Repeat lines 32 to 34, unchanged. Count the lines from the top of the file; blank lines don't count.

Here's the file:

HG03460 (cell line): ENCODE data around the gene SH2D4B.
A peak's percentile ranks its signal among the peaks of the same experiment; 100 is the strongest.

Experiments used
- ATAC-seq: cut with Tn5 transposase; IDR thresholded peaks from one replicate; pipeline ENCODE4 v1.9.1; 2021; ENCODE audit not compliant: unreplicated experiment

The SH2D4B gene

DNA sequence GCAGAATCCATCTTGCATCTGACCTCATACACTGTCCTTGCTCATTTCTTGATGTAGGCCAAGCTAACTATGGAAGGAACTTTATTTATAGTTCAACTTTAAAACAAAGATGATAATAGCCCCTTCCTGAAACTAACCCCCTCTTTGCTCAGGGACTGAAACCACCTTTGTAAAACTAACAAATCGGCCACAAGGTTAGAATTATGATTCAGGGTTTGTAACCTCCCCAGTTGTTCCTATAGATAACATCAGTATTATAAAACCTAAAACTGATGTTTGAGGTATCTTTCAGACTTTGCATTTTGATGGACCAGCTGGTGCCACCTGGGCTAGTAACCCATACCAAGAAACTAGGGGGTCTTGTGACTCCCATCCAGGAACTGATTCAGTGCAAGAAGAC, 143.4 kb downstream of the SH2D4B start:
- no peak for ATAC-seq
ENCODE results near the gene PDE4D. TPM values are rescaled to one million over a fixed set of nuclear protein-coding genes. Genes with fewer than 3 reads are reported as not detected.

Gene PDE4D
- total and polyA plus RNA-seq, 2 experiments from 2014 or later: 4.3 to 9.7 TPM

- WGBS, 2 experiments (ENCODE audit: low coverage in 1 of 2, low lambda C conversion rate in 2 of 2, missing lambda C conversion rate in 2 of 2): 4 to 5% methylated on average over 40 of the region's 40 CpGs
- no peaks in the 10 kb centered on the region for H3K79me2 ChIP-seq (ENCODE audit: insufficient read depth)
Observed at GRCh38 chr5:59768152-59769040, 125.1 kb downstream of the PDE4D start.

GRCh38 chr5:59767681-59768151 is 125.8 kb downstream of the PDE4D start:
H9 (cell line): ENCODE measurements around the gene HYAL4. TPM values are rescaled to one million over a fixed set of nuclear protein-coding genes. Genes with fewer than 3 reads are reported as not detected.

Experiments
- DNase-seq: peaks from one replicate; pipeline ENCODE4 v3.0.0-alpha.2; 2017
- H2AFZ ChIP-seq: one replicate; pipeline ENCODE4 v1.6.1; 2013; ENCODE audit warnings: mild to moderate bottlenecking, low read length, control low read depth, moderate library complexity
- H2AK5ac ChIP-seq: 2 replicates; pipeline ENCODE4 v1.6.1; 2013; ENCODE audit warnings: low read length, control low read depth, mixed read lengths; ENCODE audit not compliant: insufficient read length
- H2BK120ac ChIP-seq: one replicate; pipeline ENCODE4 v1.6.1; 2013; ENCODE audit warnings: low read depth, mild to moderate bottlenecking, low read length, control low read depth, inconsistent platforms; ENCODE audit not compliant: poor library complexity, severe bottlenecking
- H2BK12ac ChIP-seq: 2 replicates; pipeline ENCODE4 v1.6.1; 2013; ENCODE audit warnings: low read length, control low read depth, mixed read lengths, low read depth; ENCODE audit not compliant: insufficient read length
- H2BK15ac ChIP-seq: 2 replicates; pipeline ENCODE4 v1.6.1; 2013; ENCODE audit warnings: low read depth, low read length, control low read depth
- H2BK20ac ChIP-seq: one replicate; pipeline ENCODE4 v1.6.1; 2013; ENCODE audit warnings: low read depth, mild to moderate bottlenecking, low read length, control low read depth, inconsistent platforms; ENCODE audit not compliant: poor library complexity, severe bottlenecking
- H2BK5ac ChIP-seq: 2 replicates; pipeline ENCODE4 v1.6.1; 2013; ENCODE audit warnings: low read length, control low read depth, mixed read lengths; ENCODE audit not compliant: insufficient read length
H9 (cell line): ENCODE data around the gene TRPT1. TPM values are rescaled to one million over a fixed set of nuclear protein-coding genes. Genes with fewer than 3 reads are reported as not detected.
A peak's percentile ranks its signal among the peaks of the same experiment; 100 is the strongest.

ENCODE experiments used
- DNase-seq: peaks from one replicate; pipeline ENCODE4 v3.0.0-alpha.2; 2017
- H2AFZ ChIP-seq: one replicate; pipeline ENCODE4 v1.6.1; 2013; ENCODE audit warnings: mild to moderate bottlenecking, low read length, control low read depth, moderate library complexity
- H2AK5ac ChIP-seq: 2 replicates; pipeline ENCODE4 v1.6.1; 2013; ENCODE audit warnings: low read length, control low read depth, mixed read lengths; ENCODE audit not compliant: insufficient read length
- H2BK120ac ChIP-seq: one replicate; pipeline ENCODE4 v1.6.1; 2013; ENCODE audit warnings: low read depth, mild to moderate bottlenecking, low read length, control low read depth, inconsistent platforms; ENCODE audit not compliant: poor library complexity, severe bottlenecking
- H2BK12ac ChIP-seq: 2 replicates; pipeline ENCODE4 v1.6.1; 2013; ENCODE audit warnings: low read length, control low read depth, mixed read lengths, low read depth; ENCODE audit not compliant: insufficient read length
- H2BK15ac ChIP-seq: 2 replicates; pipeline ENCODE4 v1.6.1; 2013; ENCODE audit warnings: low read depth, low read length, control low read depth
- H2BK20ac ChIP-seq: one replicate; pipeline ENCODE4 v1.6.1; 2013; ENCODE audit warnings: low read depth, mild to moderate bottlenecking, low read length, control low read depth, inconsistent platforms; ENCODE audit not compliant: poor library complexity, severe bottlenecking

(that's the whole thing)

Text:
- H2BK12ac ChIP-seq: 2 replicates; pipeline ENCODE4 v1.6.1; 2013; ENCODE audit warnings: low read length, control low read depth, mixed read lengths, low read depth; ENCODE audit not compliant: insufficient read length
- H2BK15ac ChIP-seq: 2 replicates; pipeline ENCODE4 v1.6.1; 2013; ENCODE audit warnings: low read depth, low read length, control low read depth
- H2BK20ac ChIP-seq: one replicate; pipeline ENCODE4 v1.6.1; 2013; ENCODE audit warnings: low read depth, mild to moderate bottlenecking, low read length, control low read depth, inconsistent platforms; ENCODE audit not compliant: poor library complexity, severe bottlenecking